As product management involves nearly all functions in a company more or less directly, you could consider the role of a Product Manager as a general management role. Sure, you can argue that there is an overlap with the CEO and the senior management respectively.

But: don’t forget that the Product Manager is the one who should be able to do the design thinking (who else?). Design thinking is the necessary but not sufficient skill of a Product Manager. She/he needs to be able to defend strategic positions from a general management point of view as well (on executive level).

We all know what happens if this is not the case: the Product Manager becomes what I would call a “roadmap monkey”. What could prepare one better for this challenge than a MBA? It´s “business ambition” combined with “design thinking” what makes a Product Manager deliver unique value to the company…

By Jörg Malang

Translating between executive and product speak

Working in a senior role as Product Manager is a continuous translation exercise between functional experts. “Show me the revenue” was a quote of one of our @HECParis professors during the last couple of days. And he made jokes about the reactions of the entrepreneurs being asked this unpleasant question.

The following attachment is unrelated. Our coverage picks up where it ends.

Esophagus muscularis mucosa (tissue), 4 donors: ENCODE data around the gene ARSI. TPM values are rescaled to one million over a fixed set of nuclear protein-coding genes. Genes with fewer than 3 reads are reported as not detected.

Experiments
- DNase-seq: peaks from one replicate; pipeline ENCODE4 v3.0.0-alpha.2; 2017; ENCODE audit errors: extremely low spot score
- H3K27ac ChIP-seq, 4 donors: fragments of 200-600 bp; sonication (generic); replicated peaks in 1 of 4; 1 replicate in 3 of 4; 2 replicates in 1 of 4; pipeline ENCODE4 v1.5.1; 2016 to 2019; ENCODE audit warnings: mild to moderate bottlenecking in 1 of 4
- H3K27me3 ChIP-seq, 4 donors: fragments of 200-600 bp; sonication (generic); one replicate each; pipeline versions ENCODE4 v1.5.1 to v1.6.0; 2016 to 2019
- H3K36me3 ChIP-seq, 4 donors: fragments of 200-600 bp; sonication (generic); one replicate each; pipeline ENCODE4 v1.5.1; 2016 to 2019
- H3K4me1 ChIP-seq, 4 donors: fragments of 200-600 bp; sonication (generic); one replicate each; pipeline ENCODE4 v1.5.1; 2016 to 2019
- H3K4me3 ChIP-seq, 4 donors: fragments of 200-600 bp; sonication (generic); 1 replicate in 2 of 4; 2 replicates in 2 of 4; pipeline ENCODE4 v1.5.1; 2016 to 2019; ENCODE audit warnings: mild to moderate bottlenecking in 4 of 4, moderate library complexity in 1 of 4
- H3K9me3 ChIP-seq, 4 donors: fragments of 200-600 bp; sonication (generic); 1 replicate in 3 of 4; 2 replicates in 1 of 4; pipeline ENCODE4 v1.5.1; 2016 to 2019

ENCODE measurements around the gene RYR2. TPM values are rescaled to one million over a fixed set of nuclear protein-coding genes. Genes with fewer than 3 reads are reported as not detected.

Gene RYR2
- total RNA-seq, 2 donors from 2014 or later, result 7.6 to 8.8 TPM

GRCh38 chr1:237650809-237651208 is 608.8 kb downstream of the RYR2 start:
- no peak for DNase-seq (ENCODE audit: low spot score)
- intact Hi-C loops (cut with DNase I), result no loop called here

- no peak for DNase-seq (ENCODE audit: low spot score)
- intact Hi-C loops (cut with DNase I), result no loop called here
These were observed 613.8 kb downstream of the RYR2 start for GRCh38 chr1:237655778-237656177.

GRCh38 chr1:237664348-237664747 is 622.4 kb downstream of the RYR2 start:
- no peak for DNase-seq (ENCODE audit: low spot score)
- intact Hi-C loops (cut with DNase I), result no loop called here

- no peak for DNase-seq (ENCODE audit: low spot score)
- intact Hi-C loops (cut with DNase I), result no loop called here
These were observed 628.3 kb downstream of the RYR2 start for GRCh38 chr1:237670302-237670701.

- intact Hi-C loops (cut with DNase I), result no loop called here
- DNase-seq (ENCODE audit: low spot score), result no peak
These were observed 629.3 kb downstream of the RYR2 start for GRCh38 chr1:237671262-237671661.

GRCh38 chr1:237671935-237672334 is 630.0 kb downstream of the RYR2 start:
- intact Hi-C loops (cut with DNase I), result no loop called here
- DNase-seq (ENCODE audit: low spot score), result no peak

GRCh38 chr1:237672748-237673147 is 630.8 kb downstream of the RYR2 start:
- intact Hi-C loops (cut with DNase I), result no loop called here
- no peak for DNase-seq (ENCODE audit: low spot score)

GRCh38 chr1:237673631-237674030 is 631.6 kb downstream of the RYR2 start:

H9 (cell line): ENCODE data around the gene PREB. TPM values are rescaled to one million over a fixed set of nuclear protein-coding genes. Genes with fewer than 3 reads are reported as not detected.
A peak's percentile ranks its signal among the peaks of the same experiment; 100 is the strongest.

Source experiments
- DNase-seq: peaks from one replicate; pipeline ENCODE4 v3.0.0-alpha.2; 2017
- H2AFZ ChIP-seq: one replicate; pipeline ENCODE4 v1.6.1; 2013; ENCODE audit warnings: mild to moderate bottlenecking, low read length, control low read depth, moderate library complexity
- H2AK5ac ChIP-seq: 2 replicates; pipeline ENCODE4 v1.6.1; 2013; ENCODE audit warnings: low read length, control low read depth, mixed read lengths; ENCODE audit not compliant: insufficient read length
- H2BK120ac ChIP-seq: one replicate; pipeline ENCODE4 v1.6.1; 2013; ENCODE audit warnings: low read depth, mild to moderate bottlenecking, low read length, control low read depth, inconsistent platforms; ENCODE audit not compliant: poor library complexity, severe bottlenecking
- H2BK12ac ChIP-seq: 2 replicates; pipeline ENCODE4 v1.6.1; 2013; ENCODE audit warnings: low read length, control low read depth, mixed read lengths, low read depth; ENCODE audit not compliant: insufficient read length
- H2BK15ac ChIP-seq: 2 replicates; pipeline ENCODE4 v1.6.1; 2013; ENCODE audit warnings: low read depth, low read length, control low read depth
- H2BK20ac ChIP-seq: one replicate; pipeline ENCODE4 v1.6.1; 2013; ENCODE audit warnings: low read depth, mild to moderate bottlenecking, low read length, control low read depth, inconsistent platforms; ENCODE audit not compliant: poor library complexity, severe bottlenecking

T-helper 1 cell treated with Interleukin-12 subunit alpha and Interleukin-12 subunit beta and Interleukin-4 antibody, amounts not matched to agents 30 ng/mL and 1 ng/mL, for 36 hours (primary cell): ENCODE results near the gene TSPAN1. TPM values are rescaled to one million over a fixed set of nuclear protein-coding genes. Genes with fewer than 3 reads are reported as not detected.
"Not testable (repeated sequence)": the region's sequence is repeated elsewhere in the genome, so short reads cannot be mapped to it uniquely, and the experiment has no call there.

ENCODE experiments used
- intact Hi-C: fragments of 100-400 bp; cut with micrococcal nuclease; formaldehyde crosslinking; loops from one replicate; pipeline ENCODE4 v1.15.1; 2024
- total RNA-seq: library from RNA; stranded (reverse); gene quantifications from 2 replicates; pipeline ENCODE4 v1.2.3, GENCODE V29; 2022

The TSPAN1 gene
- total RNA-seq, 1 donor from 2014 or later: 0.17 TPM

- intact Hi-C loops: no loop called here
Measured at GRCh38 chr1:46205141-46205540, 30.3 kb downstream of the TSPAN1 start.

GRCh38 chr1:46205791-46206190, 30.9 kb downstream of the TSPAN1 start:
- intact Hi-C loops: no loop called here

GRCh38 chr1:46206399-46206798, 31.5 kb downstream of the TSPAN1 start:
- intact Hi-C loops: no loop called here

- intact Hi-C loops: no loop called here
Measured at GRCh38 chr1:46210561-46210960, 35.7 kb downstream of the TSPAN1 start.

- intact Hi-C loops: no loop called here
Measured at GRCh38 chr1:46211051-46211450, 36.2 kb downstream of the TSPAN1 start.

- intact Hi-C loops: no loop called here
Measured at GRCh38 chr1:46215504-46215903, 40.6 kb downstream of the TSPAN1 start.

The big question is: why does it make Product Managers feel uncomfortable? Is it because you run out of explanations? Is it because it is frustrating to leave one´s visionary level and having to go back to much more “trivial” discussions? Is it the mere incompetency of the Design Thinker?

Be it as it is: there is the need to bridge that gap. Companies need senior people who are willing to try hard to make the translation between (absolutely legitimate) business questions and (absolutely critical for survival) radical design thinking.

If this translation doesn’t happen on the right level, two things might happen. Either the Product Manager chases feature after feature without achieving break through and without taking the company to the next (revenue) level or the company dies in beauty because everyone there is living in a dream world.

The ideal situation would be someone in the middle between both worlds having the big picture and being able to translate. That is why we should see many more careers transitioning from product to general management and vice versa. I am asking myself why this is still so seldom. Has it to do with the reputation of product management? Or is it a simple misunderstanding what Product Managers are supposed to do?